Information governance frames the business, legal and compliance discussions regarding the following questions:
- What information needs to be collected in the first place?
- What information needs to be managed in a special way?
- Why can it create value for various business groups?
- Why should be it destroyed?
Information governance teams need to start with a strong understanding of the various legal and regulatory requirements pertaining to their business and the changing business domains. This includes healthcare regulations like HIPAA, know your customer (KYC) regulations, financial reporting requirements, and new privacy-specific regulations like GDPR in Europe or CCPA in California. Furthermore, teams also need to keep track of various tax requirements.
These teams can coordinate the adoption of tools to automate various business processes that enforce good information governance. Examples include the following:
- E-discovery tools automate legal discovery requests across structured and unstructured data sources.
- Industry-specific records management tools enforce best practices.
- Auditing tools track data, money and information flows for various reporting requirements.
- Risk management tools help to identify, prioritize and track various risks.
- Risk appetite statements set official policies on acceptable levels of risks and costs across the business.
- Data loss prevention tools can help create policies for labeling and protecting personally identifiable information (PII).
How do data governance and information governance differ?
At a high level, data governance is one key component of broader information governance. However, in practice, data governance initiatives could conceivably cost more time, money and resources than the other combined aspects of information governance tools. That said, information governance considerations can help frame the overall requirements and best practices that can simplify overall data governance implementations.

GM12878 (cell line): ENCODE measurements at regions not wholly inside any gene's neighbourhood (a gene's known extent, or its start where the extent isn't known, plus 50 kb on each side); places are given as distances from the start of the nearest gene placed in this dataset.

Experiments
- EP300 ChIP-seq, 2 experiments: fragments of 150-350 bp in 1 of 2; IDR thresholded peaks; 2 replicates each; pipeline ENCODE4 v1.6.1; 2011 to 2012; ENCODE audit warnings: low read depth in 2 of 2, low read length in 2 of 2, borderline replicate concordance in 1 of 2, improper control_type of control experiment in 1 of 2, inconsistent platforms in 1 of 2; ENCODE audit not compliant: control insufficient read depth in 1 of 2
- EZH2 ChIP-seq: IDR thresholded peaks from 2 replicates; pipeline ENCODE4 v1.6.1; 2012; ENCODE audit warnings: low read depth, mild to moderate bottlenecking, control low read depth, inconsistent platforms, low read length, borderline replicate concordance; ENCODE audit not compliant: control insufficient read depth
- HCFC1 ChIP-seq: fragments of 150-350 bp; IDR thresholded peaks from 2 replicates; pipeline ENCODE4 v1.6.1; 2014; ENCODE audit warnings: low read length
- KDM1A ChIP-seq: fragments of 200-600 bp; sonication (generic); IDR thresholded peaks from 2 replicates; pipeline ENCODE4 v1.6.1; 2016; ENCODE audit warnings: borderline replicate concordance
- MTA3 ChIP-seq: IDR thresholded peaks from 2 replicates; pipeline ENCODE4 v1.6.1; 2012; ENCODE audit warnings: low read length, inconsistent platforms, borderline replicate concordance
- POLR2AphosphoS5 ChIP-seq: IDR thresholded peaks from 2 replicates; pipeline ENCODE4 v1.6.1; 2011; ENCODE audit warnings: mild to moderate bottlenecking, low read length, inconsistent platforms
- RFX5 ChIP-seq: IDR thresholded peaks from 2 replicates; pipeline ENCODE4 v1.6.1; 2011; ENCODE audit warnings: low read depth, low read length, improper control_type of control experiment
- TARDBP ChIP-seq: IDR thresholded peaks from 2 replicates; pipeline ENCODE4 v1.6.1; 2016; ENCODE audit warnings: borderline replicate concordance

Some of the essential differences between these domains include the following:
- Data governance considers the data itself, while information governance considers how the meaning of data affects business value and compliance requirements
- Data governance focuses on technical data infrastructure, while information governance focuses on business processes surrounding data and physical information
- Common data governance tools include applications, databases, stream processing, MDM, security and disaster recovery. Common information governance roles include enterprise risk management, data loss prevention, tax tracking and auditing.
Companies in various industries are likely to address the distinctions between these two disciplines differently. Compliance-heavy industries like healthcare, banking and finance are the most likely to clearly and distinctly differentiate these different realms, particularly if they manage a large volume of physical paperwork or legally essential PDF documents. Other industries and startups may find it enough to maintain a single consolidated data governance practice that addresses both domains.
It is also worth noting that the distinctions between these disciplines are starting to blur, particularly as enterprises embrace more agile practices for operationalizing data through DataOps practices. These efforts incorporate input from business users, compliance and security teams earlier in the development and data product lifecycle.